BAUMHOLDER, Germany — Capt. Robert Przybylski, the missing Baumholder-based officer, ended weeks of uncertainty about his whereabouts on Friday by turning himself over to Army authorities.

“He is safe and in good health. Army officials continue to investigate the circumstances surrounding his absence,” said Lt. Col. Amy Hannah, V Corps spokeswoman.

Przybylski, absent without leave since Oct. 10, turned himself in at the Volgelweh military police station in Kaiserslautern.

Hannah went on to say that it is premature to discuss any action that may or may not be taken against Przybylski, and that such decisions will be made only after the investigation into the captain’s absence is complete.

In the meantime, Przybylski will be restricted to Baumholder barracks and be given a temporary assignment while the case is investigated.

Przybylski was recently assigned to the Baumholder-based 2nd Brigade, 1st Armored Division as a company commander. But on Oct. 10 he disappeared without explanation.

In the subsequent weeks, Army officials were tight-lipped about their investigation and search for the missing officer. However, officials said foul play did not appear to be a factor.

Soon after his disappearance, investigators placed radio announcements and a TV crawler on AFN in the hopes of persuading the captain to return home. But Przybylski’s absence persisted and the spots were pulled after a few days.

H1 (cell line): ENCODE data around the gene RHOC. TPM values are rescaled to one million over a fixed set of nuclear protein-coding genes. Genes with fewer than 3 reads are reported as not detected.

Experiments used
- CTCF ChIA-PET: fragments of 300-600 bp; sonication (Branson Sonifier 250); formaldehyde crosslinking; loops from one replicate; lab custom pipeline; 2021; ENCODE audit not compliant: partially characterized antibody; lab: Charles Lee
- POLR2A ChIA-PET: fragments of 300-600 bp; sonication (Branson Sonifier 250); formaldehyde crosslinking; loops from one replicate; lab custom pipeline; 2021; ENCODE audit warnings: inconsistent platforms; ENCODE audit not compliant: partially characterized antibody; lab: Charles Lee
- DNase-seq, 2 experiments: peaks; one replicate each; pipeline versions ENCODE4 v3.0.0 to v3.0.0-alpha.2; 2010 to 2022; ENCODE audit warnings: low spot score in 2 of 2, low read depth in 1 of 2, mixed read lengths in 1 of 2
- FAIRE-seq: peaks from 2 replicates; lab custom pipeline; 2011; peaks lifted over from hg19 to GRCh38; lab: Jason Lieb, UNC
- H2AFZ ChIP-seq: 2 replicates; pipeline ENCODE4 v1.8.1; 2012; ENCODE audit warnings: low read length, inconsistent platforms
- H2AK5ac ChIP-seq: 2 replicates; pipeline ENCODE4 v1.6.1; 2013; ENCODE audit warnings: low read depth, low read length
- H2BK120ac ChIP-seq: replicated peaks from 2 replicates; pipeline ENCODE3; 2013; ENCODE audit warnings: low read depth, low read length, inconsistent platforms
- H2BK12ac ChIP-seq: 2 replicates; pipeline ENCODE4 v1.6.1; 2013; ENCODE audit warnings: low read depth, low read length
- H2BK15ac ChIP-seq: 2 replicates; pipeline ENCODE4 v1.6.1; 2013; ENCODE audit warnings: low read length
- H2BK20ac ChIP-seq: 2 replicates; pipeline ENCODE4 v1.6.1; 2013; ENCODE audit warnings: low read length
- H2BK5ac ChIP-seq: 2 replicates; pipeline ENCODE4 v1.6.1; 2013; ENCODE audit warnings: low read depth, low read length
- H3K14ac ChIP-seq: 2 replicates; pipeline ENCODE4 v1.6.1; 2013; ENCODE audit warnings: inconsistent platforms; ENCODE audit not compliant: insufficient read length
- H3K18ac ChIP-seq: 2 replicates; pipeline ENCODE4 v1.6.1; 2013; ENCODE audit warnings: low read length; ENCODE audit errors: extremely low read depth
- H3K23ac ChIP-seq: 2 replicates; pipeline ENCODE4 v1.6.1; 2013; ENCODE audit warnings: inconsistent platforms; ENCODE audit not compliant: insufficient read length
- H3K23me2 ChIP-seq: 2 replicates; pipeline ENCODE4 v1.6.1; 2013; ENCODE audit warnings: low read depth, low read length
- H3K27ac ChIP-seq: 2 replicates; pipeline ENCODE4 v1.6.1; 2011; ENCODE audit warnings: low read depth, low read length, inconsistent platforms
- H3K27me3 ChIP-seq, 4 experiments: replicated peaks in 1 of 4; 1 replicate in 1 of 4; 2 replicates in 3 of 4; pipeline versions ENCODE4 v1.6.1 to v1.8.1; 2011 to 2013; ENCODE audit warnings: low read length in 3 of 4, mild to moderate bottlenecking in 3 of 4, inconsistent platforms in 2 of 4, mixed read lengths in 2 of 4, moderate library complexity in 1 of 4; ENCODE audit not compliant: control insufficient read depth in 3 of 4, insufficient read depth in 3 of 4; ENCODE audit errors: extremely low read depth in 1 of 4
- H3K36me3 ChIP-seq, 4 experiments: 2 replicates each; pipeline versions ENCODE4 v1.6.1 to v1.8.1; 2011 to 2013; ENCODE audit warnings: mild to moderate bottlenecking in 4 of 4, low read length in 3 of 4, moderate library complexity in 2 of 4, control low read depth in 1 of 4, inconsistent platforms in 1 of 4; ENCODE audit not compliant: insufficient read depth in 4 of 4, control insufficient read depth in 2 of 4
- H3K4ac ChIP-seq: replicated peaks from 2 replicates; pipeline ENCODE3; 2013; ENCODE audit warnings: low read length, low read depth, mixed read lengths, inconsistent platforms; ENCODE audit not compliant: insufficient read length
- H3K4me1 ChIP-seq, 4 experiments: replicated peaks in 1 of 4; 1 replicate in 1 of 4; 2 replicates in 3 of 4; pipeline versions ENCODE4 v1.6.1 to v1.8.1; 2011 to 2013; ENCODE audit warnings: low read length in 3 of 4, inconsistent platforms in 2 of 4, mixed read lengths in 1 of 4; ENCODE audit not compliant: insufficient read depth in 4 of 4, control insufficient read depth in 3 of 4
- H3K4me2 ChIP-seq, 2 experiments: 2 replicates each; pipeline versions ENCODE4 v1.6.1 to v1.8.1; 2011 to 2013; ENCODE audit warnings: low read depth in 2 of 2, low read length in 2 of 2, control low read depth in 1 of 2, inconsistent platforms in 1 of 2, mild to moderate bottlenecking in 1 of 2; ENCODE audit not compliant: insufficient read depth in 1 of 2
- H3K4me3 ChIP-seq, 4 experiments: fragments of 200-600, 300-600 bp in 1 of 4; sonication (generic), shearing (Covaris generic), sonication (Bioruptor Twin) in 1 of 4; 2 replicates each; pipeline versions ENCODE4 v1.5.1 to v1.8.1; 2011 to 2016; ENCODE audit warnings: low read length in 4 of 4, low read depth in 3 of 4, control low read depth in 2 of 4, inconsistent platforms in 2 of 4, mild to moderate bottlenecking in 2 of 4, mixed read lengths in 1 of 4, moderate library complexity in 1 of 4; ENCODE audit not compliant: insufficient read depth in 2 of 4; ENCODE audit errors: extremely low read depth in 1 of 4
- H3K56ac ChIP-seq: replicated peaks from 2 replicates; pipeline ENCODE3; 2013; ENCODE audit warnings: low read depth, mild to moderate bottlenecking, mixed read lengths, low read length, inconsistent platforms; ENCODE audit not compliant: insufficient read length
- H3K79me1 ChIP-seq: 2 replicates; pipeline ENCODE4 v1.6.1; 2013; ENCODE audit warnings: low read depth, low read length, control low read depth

Before being assigned to the 2nd Brigade, Przybylski worked at the division level as a planning and integrations officer. And in 2003 he was a lieutenant serving as an airborne scout platoon leader in Iraq.

When Przybylski turned himself in Friday night he was on the brink of being declared a deserter, a designation that can take effect after 30 consecutive days of unauthorized absence.

Officials said Przybylski was still in AWOL status when he turned himself in.

It is unclear whether the prospect of being classified a deserter was a factor in Przybylski’s return. It also remains unclear what prompted him to depart in the first place.

The case continues to be investigated, Hannah said.

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John covers U.S. military activities across Europe and Africa. Based in Stuttgart, Germany, he previously worked for newspapers in New Jersey, North Carolina and Maryland. He is a graduate of the University of Delaware.

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